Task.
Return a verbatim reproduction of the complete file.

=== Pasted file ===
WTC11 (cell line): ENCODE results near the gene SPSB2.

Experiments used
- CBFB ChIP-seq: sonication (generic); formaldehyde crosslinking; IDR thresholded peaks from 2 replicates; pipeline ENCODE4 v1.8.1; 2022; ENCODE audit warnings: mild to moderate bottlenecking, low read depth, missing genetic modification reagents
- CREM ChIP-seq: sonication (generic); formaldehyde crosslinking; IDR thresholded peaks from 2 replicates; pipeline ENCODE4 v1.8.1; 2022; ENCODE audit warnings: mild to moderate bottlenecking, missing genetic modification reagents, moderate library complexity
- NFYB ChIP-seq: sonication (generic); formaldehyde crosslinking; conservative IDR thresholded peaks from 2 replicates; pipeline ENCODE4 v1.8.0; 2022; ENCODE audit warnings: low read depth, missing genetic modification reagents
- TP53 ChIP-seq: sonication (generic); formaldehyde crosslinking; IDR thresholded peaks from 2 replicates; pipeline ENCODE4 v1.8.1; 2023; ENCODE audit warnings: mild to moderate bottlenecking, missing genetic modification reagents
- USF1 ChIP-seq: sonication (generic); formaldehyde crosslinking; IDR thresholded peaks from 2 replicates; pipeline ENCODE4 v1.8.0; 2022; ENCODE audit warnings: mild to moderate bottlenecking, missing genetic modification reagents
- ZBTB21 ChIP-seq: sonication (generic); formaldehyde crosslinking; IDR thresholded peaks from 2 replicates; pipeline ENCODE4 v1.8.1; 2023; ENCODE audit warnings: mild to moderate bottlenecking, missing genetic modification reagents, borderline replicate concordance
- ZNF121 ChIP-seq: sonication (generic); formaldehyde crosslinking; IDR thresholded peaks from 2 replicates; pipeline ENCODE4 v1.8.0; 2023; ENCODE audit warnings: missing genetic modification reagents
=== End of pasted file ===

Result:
WTC11 (cell line): ENCODE results near the gene SPSB2.

Experiments used
- CBFB ChIP-seq: sonication (generic); formaldehyde crosslinking; IDR thresholded peaks from 2 replicates; pipeline ENCODE4 v1.8.1; 2022; ENCODE audit warnings: mild to moderate bottlenecking, low read depth, missing genetic modification reagents
- CREM ChIP-seq: sonication (generic); formaldehyde crosslinking; IDR thresholded peaks from 2 replicates; pipeline ENCODE4 v1.8.1; 2022; ENCODE audit warnings: mild to moderate bottlenecking, missing genetic modification reagents, moderate library complexity
- NFYB ChIP-seq: sonication (generic); formaldehyde crosslinking; conservative IDR thresholded peaks from 2 replicates; pipeline ENCODE4 v1.8.0; 2022; ENCODE audit warnings: low read depth, missing genetic modification reagents
- TP53 ChIP-seq: sonication (generic); formaldehyde crosslinking; IDR thresholded peaks from 2 replicates; pipeline ENCODE4 v1.8.1; 2023; ENCODE audit warnings: mild to moderate bottlenecking, missing genetic modification reagents
- USF1 ChIP-seq: sonication (generic); formaldehyde crosslinking; IDR thresholded peaks from 2 replicates; pipeline ENCODE4 v1.8.0; 2022; ENCODE audit warnings: mild to moderate bottlenecking, missing genetic modification reagents
- ZBTB21 ChIP-seq: sonication (generic); formaldehyde crosslinking; IDR thresholded peaks from 2 replicates; pipeline ENCODE4 v1.8.1; 2023; ENCODE audit warnings: mild to moderate bottlenecking, missing genetic modification reagents, borderline replicate concordance
- ZNF121 ChIP-seq: sonication (generic); formaldehyde crosslinking; IDR thresholded peaks from 2 replicates; pipeline ENCODE4 v1.8.0; 2023; ENCODE audit warnings: missing genetic modification reagents